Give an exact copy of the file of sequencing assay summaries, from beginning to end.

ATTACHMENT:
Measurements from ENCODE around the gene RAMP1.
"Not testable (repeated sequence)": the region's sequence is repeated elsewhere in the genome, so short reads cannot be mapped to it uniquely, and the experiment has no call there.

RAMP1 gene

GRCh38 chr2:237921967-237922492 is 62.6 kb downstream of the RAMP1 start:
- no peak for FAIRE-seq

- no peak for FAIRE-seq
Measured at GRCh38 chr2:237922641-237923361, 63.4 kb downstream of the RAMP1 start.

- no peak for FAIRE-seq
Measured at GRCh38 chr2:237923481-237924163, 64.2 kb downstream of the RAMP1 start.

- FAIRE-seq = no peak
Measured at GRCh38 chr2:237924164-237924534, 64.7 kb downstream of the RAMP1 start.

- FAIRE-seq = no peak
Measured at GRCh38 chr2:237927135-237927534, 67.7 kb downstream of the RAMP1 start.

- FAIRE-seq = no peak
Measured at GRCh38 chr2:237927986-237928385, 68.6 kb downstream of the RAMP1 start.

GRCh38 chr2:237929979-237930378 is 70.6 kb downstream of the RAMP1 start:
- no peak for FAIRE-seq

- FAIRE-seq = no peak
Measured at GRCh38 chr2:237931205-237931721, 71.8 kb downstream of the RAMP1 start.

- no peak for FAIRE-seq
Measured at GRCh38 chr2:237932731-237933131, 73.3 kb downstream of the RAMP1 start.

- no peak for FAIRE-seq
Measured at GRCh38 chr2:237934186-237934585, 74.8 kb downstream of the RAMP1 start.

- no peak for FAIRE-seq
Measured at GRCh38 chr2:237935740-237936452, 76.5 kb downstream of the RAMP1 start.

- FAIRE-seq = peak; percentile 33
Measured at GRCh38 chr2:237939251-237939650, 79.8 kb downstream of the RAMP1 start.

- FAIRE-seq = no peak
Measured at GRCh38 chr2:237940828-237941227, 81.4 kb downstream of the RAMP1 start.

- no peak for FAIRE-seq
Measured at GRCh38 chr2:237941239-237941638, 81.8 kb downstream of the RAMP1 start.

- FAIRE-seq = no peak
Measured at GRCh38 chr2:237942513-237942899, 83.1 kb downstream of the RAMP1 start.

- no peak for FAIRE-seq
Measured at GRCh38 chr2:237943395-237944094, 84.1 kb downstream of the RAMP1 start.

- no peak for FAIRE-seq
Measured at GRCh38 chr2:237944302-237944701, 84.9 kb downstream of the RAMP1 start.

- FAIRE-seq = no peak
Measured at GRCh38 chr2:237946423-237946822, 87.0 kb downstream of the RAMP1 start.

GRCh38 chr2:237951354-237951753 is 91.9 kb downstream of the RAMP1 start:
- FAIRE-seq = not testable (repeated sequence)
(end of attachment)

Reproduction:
Measurements from ENCODE around the gene RAMP1.
"Not testable (repeated sequence)": the region's sequence is repeated elsewhere in the genome, so short reads cannot be mapped to it uniquely, and the experiment has no call there.

RAMP1 gene

GRCh38 chr2:237921967-237922492 is 62.6 kb downstream of the RAMP1 start:
- no peak for FAIRE-seq

- no peak for FAIRE-seq
Measured at GRCh38 chr2:237922641-237923361, 63.4 kb downstream of the RAMP1 start.

- no peak for FAIRE-seq
Measured at GRCh38 chr2:237923481-237924163, 64.2 kb downstream of the RAMP1 start.

- FAIRE-seq = no peak
Measured at GRCh38 chr2:237924164-237924534, 64.7 kb downstream of the RAMP1 start.

- FAIRE-seq = no peak
Measured at GRCh38 chr2:237927135-237927534, 67.7 kb downstream of the RAMP1 start.

- FAIRE-seq = no peak
Measured at GRCh38 chr2:237927986-237928385, 68.6 kb downstream of the RAMP1 start.

GRCh38 chr2:237929979-237930378 is 70.6 kb downstream of the RAMP1 start:
- no peak for FAIRE-seq

- FAIRE-seq = no peak
Measured at GRCh38 chr2:237931205-237931721, 71.8 kb downstream of the RAMP1 start.

- no peak for FAIRE-seq
Measured at GRCh38 chr2:237932731-237933131, 73.3 kb downstream of the RAMP1 start.

- no peak for FAIRE-seq
Measured at GRCh38 chr2:237934186-237934585, 74.8 kb downstream of the RAMP1 start.

- no peak for FAIRE-seq
Measured at GRCh38 chr2:237935740-237936452, 76.5 kb downstream of the RAMP1 start.

- FAIRE-seq = peak; percentile 33
Measured at GRCh38 chr2:237939251-237939650, 79.8 kb downstream of the RAMP1 start.

- FAIRE-seq = no peak
Measured at GRCh38 chr2:237940828-237941227, 81.4 kb downstream of the RAMP1 start.

- no peak for FAIRE-seq
Measured at GRCh38 chr2:237941239-237941638, 81.8 kb downstream of the RAMP1 start.

- FAIRE-seq = no peak
Measured at GRCh38 chr2:237942513-237942899, 83.1 kb downstream of the RAMP1 start.

- no peak for FAIRE-seq
Measured at GRCh38 chr2:237943395-237944094, 84.1 kb downstream of the RAMP1 start.

- no peak for FAIRE-seq
Measured at GRCh38 chr2:237944302-237944701, 84.9 kb downstream of the RAMP1 start.

- FAIRE-seq = no peak
Measured at GRCh38 chr2:237946423-237946822, 87.0 kb downstream of the RAMP1 start.

GRCh38 chr2:237951354-237951753 is 91.9 kb downstream of the RAMP1 start:
- FAIRE-seq = not testable (repeated sequence)